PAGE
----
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What is a Recording Contract?

By Rhonda Rivera
Updated Feb 29, 2024
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Also known as a recording deal or record deal, a recording contract is an agreement between a record label and recording artist. Like most other contracts, it is legally binding and generally obligates both parties to follow the contract or face legal repercussions and termination of the contract. In general, a contract typically requires the artist to only record with the label he or she signed with, and no others without permission. The record label is normally required to pay the artist a flat sum or percentage of its profits. Getting a record deal with a well-known music brand is often the making of musical artist’s career, and many musicians speak fondly of their first recording contract.

The terms of a recording contract differ from record label to record label just as the terms of a rental agreement will differ from landlord to landlord. Once the artist has signed the contract, however, he or she is usually issued an advance, which is money paid up front. Depending on how popular the artist is at the time or how popular he or she seems likely to become, this advance may be a small sum or, statistically, more money than most people make in a lifetime. The contract might demand that the artist produce a certain number of albums, then he or she will be released from the recording contract, and may either renew with the same company or obtain a new recording contract with another company that is offering a better deal.

Sometimes an artist does not produce music as profitable as the record label expected. In this case, the label might utilize an opt-out clause included in the contract, which lets them cut their losses by ending the contract sooner than required. Typically, the artist is paid an amount that was agreed upon before signing the contract, and both parties go separate ways. After an unsuccessful album and record label opt-out, a budding recording artist may find getting a new recording contract difficult.

When a recording contract reaches expiration, the current record label and other labels might compete for the artist’s signature on a new contract. The labels may offer more money up front, higher royalties, or more creative control over the artist’s work. Generally, it is rare for a record label to become desperate enough to offer the artist complete creative control. This is occasionally done, however, especially with very famous artists looking to sign a new recording contract. Either way, musicians often benefit from acquiring a contract, working under one, and renewing it.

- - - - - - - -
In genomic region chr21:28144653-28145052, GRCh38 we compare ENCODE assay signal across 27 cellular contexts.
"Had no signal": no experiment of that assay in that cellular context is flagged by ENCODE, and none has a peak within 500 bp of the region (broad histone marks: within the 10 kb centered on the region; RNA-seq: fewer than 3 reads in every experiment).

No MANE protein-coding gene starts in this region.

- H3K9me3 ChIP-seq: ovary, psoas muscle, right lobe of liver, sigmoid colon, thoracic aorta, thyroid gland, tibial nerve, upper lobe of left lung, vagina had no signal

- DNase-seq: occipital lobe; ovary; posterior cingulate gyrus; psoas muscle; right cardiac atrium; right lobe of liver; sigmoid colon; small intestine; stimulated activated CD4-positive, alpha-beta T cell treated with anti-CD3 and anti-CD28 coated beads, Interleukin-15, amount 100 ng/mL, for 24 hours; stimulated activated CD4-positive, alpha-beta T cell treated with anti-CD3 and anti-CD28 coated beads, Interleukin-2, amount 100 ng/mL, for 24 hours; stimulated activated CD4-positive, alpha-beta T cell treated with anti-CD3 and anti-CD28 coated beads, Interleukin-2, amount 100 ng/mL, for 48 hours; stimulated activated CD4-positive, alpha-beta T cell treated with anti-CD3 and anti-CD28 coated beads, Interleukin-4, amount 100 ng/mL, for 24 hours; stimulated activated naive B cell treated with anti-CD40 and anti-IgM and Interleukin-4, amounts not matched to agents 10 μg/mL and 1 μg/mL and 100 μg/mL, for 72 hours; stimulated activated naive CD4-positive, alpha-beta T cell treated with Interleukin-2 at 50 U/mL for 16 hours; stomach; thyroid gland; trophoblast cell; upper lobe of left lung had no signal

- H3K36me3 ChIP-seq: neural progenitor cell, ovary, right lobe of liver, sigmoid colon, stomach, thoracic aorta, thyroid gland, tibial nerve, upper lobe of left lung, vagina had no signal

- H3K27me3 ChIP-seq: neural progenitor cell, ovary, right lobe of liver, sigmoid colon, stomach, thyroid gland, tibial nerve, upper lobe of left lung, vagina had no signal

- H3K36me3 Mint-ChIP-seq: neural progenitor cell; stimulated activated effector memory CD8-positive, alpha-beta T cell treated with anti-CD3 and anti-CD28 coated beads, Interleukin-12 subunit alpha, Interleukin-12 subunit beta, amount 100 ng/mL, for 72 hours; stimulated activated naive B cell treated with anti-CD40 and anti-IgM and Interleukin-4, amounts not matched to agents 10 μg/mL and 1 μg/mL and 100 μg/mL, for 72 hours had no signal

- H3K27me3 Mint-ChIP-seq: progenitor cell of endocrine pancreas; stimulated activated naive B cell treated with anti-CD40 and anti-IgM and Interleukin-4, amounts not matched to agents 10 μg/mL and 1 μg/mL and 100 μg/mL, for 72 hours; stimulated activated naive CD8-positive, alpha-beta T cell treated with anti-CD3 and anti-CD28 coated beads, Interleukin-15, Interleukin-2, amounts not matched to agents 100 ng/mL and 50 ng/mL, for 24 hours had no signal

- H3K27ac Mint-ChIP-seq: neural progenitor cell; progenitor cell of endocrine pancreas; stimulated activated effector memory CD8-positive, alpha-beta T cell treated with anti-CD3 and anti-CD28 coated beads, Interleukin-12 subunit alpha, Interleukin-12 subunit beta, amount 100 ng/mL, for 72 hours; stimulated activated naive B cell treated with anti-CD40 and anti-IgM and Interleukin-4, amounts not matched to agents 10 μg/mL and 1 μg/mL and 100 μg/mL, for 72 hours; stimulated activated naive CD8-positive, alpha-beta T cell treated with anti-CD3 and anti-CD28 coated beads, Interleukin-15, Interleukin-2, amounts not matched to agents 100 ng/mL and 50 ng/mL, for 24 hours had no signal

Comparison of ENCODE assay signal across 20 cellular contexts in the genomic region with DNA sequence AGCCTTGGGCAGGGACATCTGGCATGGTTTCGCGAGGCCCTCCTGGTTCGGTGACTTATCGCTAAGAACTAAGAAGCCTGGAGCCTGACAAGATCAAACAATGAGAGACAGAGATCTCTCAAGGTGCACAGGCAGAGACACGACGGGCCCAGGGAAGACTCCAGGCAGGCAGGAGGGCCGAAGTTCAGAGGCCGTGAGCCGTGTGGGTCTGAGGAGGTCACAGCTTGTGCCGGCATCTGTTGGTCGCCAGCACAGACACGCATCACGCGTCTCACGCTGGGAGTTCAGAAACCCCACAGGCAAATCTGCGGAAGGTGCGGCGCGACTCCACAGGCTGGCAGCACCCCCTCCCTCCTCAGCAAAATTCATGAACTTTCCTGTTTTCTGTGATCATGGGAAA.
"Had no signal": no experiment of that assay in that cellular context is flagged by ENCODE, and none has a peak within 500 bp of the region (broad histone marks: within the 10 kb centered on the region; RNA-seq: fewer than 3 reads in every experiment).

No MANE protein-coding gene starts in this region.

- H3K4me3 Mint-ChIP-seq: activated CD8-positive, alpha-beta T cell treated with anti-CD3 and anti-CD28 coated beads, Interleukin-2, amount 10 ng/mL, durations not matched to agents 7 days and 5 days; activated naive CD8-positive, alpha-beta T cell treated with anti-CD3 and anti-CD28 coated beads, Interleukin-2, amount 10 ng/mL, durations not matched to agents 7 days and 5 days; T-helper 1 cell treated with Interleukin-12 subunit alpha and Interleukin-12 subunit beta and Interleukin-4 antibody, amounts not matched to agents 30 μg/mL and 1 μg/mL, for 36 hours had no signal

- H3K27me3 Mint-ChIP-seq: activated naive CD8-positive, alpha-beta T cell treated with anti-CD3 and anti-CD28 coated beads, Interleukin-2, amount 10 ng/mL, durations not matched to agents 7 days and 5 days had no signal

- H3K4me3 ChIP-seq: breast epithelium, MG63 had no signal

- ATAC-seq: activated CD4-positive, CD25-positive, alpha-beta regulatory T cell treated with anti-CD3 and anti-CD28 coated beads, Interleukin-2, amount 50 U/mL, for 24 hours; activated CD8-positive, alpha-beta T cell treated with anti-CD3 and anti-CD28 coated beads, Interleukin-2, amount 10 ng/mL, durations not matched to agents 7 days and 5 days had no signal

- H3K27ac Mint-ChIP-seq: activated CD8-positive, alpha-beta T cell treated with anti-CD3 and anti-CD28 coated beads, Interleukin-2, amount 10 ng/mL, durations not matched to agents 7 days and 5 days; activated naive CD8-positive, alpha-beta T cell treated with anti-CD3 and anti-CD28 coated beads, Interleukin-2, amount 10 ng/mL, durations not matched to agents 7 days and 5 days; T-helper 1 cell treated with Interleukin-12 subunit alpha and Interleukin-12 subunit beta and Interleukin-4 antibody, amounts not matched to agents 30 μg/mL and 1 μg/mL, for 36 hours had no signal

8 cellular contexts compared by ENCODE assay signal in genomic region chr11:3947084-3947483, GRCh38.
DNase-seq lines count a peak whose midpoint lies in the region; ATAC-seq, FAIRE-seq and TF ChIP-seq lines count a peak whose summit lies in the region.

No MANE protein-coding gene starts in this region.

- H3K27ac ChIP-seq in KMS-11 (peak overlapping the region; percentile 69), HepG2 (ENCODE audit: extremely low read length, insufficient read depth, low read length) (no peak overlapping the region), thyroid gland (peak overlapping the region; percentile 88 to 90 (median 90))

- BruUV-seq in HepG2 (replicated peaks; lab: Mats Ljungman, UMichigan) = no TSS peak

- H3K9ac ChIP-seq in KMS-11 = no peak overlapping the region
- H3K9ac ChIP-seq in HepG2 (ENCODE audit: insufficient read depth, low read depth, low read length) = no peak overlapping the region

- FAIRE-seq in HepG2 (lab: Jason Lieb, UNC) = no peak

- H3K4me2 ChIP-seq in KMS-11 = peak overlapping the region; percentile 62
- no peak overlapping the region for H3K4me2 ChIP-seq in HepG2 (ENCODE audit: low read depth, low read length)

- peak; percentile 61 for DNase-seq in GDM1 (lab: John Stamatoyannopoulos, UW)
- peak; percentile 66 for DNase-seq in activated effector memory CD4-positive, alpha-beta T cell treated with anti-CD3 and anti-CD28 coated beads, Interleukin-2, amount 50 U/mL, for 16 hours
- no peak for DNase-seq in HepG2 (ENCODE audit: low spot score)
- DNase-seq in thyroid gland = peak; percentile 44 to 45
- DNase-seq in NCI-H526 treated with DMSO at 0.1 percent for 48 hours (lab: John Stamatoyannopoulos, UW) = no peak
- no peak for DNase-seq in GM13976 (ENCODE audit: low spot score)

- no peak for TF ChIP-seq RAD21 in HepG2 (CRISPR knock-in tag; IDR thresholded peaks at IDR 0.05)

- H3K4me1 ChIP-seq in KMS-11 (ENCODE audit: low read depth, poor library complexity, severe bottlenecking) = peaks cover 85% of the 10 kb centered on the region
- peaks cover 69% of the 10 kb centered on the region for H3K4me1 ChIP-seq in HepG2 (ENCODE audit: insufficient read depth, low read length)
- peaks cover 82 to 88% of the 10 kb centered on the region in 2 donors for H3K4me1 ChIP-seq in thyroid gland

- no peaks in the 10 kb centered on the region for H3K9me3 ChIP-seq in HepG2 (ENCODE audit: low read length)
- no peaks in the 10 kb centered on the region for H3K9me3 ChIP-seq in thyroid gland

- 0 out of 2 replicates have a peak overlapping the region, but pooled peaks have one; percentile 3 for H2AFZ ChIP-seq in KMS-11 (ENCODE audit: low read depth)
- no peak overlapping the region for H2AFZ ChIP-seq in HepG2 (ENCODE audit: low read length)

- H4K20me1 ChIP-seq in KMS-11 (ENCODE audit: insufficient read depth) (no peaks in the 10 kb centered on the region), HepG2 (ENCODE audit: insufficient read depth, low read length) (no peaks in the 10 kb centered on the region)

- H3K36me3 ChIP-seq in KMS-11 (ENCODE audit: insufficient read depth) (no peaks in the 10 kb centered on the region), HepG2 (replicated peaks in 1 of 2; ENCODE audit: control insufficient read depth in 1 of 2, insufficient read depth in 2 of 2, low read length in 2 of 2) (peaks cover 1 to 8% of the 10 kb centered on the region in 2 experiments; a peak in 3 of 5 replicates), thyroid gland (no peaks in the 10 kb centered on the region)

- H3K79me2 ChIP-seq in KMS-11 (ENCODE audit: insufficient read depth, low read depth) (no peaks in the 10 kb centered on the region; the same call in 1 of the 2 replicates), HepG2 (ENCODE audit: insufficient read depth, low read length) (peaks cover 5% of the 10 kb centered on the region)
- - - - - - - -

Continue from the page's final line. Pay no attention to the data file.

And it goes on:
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Discussion Comments
By Lostnfound — On Nov 07, 2014

The music industry is a legal minefield anyway. Don't believe me? Look in the Nashville, Tennessee phone book for entertainment law attorneys. The listings go on for pages. And cosmetic dentists have their offices set up right next to the publishing offices and recording studios on Music Row. It's a business and the suits own it.

By Grivusangel — On Nov 06, 2014

Sometimes, a musician thinks a recording contract is an instant step to fame and fortune, but of course, that's rarely the case. Once in a while, you'll get someone who really takes off from the get-go, but many first albums are not very good.

A recording contract also pays for studio time, the producer and sound engineer's time and expertise, as well as publicity for the album.

If a label is less than upfront, the artist may actually end up in debt for making a record, because of the way the contract is written. Most music industry insiders *always* advise a young artist to have a lawyer -- preferably one versed in entertainment law and not affiliated with the label -- to peruse a contract before the artist signs it. Whatever the fee is, it will be worth it down the road.

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